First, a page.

Chicago is a city of many names.

The Windy City


“My Kinda Town”

The City of the Big Shoulders

Paris on the Prairie

One nickname you won’t likely find lurking around the internet is “The City of Too Many Data Centers”. Chicago colocation services are growing rapidly, and service providers are thriving.  

But if you go looking for data center executives on YouTube saying, “What was I thinking building a colocation facility in Chicago?” you won’t come up with any hits. 

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Why Chicago for Colocation?

Fact is – there are many Chicago colocation service providers that made a strategic decision to build their facility in the Chicagoland area, for reasons which include:

  • The climate is ideal for cooling with temperature and available water
  • An abundance of network service providers, prime telecommunication and power service providers
  • A dense concentration of financial services providers, Content Delivery Networks, and IT integrators
  • Strategic location for disaster recovery and business continuity
  • Ideal for transportation in and out of areas with the O’Hare Airport airline hub 

Chicago’s retail and wholesale colocation growth rate trails cities like New York, Dallas, Washington DC, and Silicon Valley, but it exceeds the national average for metropolitan areas.

Beyond the downtown core of Chicago, a number of data centers are being built and/or expanded in suburban areas like Oak Brook, Elk Grove Village, and Aurora. 

High Demand and Low Vacancy

Even colo service providers like Digital Realty Trust, which are slowing down their expansion in other cities across the U.S., continue to expand in “the Big Onion.” Colocation demand has exceeded supply in Chicago by as much as 50 percent in recent years, which continues to drive aggressive growth. The vacancy rate for area data centers is only three percent, which leads all U.S. cities.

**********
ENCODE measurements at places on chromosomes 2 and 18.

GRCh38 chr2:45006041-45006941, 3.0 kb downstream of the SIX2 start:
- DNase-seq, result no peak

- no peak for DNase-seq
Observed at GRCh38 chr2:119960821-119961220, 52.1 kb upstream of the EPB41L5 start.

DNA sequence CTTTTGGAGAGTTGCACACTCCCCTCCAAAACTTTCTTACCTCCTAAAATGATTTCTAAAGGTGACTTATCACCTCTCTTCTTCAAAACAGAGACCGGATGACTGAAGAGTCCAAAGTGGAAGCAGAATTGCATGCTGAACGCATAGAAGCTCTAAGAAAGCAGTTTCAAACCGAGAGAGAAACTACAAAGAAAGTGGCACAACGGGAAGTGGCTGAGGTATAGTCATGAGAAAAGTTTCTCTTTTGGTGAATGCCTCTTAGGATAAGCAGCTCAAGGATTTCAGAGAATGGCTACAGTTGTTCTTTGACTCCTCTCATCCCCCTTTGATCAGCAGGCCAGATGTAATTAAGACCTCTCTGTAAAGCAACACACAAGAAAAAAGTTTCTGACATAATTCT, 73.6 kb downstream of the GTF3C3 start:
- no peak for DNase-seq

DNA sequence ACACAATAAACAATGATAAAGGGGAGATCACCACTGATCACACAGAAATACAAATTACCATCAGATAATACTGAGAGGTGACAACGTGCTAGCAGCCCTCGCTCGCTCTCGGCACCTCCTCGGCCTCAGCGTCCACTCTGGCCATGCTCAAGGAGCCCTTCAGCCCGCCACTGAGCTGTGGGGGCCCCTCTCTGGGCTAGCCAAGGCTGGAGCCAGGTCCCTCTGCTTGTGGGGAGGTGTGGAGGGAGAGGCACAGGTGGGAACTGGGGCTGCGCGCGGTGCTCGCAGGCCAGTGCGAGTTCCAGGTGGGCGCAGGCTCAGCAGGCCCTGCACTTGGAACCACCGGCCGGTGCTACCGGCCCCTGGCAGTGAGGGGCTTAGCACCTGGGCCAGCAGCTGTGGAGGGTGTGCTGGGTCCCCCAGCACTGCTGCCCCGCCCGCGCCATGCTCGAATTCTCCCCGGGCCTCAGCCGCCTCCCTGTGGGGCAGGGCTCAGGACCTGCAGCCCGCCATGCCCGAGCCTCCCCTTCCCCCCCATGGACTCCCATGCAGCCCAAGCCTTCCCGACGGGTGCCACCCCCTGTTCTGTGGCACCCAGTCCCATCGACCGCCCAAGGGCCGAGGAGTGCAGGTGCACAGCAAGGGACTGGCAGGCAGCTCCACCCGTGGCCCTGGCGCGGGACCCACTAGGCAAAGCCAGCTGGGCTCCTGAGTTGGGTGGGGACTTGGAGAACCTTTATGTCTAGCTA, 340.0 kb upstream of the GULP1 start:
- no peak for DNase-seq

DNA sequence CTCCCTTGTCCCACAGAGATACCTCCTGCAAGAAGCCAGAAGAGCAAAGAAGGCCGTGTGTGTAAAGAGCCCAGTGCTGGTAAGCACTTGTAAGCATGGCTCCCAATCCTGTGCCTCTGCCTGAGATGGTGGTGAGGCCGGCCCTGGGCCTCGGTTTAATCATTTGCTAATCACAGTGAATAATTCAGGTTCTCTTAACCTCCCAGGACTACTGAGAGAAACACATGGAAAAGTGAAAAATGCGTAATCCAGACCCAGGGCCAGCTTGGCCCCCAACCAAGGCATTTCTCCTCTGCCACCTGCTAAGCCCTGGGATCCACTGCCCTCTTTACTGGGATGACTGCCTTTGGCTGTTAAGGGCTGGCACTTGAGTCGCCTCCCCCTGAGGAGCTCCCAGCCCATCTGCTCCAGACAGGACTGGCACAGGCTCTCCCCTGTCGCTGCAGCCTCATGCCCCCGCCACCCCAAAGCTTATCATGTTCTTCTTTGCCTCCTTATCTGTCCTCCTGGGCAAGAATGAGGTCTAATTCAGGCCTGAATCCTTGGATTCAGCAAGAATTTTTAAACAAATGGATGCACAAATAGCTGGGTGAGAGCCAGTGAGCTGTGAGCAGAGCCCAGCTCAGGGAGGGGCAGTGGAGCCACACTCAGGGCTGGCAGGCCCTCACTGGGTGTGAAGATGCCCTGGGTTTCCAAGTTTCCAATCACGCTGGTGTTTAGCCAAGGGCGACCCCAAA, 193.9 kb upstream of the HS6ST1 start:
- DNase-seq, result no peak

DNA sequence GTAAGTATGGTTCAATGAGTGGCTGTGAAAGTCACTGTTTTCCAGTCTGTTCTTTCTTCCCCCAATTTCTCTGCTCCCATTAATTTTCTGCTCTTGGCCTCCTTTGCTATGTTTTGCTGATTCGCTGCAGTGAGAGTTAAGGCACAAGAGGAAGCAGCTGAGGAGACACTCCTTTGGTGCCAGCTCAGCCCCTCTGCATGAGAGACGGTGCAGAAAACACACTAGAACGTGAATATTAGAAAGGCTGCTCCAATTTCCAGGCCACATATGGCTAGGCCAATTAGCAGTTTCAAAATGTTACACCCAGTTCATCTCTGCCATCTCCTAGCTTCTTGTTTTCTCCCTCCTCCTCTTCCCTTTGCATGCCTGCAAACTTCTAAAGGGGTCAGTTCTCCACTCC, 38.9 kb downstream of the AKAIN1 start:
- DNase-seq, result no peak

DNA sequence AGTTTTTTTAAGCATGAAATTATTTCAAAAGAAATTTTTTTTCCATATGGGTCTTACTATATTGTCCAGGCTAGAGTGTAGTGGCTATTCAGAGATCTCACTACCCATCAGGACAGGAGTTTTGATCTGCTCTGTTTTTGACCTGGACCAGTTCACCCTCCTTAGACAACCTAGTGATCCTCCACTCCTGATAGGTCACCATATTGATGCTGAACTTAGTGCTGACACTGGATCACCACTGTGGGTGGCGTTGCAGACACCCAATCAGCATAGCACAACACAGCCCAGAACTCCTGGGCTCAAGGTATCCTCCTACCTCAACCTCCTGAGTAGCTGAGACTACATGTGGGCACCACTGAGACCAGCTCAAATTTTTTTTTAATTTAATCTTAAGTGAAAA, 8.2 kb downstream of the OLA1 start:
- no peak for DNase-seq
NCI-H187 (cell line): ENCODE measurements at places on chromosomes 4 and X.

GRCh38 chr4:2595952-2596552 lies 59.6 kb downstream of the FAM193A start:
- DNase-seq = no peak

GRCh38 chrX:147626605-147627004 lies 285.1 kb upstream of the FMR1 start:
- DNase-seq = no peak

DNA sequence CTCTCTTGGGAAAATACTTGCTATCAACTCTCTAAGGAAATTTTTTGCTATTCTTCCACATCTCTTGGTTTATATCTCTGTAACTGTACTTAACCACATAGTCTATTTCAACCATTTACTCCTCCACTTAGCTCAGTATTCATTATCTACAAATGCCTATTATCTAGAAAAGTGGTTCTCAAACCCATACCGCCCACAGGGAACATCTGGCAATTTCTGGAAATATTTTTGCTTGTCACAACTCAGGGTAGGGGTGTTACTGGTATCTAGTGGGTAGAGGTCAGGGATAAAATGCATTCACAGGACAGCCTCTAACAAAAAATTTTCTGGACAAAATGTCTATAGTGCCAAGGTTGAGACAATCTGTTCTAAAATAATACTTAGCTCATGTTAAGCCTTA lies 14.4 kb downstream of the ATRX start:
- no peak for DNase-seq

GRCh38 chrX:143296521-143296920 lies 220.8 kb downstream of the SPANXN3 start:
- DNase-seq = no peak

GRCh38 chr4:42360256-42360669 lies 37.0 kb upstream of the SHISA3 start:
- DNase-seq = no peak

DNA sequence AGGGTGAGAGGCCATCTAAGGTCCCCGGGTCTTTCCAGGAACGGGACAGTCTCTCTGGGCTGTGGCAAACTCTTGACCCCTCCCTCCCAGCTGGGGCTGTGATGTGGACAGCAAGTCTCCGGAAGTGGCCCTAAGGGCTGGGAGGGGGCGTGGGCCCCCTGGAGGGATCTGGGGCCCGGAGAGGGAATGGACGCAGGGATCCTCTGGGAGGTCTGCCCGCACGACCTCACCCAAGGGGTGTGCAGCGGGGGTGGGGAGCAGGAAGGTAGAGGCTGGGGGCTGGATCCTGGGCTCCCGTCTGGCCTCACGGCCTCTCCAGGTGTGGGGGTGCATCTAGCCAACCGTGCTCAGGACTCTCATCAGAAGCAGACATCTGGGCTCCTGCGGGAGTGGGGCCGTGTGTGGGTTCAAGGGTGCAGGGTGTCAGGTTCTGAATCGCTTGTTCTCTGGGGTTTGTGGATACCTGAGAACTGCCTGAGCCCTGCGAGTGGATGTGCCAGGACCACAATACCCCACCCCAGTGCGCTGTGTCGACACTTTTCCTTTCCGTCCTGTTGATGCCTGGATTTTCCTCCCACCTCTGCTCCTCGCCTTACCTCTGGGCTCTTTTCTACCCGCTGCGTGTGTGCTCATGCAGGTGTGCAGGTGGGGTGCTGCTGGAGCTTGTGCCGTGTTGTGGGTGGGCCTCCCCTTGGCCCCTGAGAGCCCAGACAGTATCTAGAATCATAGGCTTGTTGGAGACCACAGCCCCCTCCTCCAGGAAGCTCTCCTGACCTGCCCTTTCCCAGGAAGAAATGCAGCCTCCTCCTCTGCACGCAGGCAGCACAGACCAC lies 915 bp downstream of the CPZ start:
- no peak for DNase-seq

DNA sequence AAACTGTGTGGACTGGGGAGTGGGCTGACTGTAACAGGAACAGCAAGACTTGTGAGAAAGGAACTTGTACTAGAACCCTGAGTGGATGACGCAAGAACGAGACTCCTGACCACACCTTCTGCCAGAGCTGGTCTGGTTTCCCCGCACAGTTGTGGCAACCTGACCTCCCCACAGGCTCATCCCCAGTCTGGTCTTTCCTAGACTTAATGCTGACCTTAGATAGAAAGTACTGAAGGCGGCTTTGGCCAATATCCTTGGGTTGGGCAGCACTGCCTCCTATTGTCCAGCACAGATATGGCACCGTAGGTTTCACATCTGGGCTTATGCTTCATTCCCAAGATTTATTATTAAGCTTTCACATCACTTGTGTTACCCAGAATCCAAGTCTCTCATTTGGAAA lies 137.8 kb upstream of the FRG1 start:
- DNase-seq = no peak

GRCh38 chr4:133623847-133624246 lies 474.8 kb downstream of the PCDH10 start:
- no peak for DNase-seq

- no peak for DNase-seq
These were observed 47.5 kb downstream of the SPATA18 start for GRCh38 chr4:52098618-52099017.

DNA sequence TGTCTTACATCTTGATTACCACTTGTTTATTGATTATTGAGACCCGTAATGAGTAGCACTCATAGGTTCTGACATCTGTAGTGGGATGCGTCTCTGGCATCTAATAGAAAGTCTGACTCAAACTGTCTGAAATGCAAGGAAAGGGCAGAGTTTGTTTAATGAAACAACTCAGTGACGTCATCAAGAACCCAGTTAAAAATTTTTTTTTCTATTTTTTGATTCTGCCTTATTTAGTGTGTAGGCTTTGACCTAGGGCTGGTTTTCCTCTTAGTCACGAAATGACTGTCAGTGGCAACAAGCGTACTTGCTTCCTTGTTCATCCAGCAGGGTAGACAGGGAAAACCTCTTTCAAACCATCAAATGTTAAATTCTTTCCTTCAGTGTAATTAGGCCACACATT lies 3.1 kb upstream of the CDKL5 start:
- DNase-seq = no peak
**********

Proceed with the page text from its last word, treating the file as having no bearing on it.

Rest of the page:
Even though Chicago is one of the top markets for colocation, it doesn’t need any tax incentives for data center builds or expansions for the most part. Growth is fuelled exclusively to meet the constant demand, and much historic and/or prime Chicago real estate has been converted and retrofitted from industrial or retail to manage servers and data. 

Even the former Chicago Sun-Times printing facility has been converted into a hosting/colocation center to keep up with demand. The same is true for the historic Schulze Baking plant.

How Do Taxes Influence Chicago Data Center Trends?

The City of Chicago’s Chief Information Officer, Brett Goldstein, has a background from both the public sector (Chicago Police) and private sector, and he feels government CIOs should be as driven to create efficiency and data security as their private sector peers. 

With the financial and unemployment challenges that Chicago has been struggling with in recent years, the success of the colocation and data management industry is welcomed as a thriving economic engine. His department is considering outsourcing to a local provider, and outsourcing management of what is currently the city’s largest data center. 

Chicago recently instituted a “Cloud tax”, which some critics feel might drive data center providers to other cities. Changes are already being proposed to the tax, including breaks for startups and small businesses. 

Needless to say, if you think Chitown’s colocation supply exceeds demand, you’re wrong. The landscape of the Windy City may remain much the same as existing buildings are being transformed from the inside. The influence of the Chicago colocation and data services boom will be vital to the local economy. Technology executives and investors looking for colocation expansion will find that Chicago is their “kinda town”. 

Have you been considering a Chicago colocation center build or expansion? Does the Cloud tax or lack of tax incentives in the area factor into your decision-making? Tell us about it in the comments section below. 

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